A Boeing 787 Dreamliner caught fire at Boston's Logan International Airport Monday after a battery in its auxiliary electric system exploded, officials said.
The 787, which had no passengers on board and was grounded at the terminal, was under a routine post-flight inspection by a Japan Airlines mechanic when the incident was reported to airport authorities around 10:30 a.m. EST.
According to Massport Fire Chief Bob Donahue, as cited by Reuters, a fire crew responded and determined that a battery used to power the plane's electric systems when the engines are not running had exploded.
"Passengers were in no danger as this event had happened at least 15 minutes after they deplaned," Donahue told the news wire.
The fire is the most recent incident to plague the storied 787 Dreamliner, which was also affected by production problems that delayed initial delivery by 3-1/2 years.
Boeing company suffered from the setback as shares fell more than 2 percent to $76.01 amid news of the fire.
Boeing spokesman Marc Birtel told reporters, "We are aware of the event and are working with our customer."
While Reuters goes on to report that the Federal Aviation Administration is looking into what caused the fire, the National Transportation Safety Board also announced it was opening an investigation.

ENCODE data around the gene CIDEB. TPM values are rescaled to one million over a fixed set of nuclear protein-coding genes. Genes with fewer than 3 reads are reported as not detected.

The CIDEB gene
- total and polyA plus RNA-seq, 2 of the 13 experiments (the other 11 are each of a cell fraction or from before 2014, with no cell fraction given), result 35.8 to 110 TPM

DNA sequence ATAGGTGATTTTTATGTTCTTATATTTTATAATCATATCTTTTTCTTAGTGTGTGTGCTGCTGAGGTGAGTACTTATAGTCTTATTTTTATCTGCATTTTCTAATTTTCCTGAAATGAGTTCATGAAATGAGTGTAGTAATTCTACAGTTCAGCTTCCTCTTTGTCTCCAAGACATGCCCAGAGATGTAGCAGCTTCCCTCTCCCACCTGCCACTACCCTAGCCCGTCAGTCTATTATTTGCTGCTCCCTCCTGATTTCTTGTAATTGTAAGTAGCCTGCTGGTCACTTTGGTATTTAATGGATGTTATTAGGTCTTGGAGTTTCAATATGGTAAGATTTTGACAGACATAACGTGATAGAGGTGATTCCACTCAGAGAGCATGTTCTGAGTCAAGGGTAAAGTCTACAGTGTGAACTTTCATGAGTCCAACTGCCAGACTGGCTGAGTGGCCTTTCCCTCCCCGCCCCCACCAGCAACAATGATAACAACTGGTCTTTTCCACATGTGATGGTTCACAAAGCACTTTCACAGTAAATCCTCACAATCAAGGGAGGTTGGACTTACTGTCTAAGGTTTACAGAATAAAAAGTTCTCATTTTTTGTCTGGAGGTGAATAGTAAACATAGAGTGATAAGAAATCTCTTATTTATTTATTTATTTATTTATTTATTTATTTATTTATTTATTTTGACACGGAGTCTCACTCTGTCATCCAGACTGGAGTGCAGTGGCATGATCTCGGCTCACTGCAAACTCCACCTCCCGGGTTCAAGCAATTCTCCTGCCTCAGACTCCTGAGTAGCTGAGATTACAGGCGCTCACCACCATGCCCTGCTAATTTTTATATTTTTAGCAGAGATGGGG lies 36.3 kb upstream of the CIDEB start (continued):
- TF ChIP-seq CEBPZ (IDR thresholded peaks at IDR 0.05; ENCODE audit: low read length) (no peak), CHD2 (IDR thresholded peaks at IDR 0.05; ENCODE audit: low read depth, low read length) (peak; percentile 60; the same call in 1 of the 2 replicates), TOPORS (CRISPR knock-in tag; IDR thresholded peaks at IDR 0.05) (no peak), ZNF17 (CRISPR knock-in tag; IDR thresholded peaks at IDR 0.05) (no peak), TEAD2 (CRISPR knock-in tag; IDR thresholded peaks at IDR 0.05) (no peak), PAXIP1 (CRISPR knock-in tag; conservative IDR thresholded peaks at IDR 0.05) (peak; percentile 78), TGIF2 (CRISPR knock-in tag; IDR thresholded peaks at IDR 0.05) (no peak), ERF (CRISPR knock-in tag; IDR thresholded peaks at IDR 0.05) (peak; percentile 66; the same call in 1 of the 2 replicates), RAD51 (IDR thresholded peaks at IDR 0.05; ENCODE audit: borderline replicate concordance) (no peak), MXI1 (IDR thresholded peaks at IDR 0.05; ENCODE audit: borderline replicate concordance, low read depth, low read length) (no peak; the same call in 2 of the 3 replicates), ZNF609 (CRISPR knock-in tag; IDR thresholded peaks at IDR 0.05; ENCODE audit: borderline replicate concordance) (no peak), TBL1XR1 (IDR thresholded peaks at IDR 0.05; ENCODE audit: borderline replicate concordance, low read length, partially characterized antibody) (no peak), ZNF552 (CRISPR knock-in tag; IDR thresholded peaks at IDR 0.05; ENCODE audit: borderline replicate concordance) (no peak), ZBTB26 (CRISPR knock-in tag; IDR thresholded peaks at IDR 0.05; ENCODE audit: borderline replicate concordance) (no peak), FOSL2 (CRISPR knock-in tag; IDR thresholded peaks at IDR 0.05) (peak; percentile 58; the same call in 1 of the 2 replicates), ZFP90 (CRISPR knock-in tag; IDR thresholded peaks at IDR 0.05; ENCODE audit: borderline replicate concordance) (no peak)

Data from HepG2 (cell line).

Previous reports indicate that the 787 relies heavily on electrical power to drive onboard systems that in other jet models are run by air pressure generated by the engines.
The aircraft is Boeing's first to be made of carbon composites rather than aluminum, a change that lowers the plane's weight and allows it to burn less fuel.
The 787 made recent headlines after it suffered a string of mishaps with electrical systems. On Dec. 4, a United Airlines flight from Houston to Newark, N.J., made an emergency landing after it appeared that one of its power generators failed. On Dec. 13, Qatar Airways said it had grounded one of its three 787 jets because of the same problem United had experienced. On Dec. 17, United said a second 787 in its fleet had developed electrical issues.
Boeing Chief Executive Jim McNerney last month argued that the 787 has not experienced an unusual number of problems for a new aircraft, Reuters reports.
My name is Carey Vanderborg and I'm a journalist working in New York City. I love food, travel, craft beer, live music and writing about all of the above.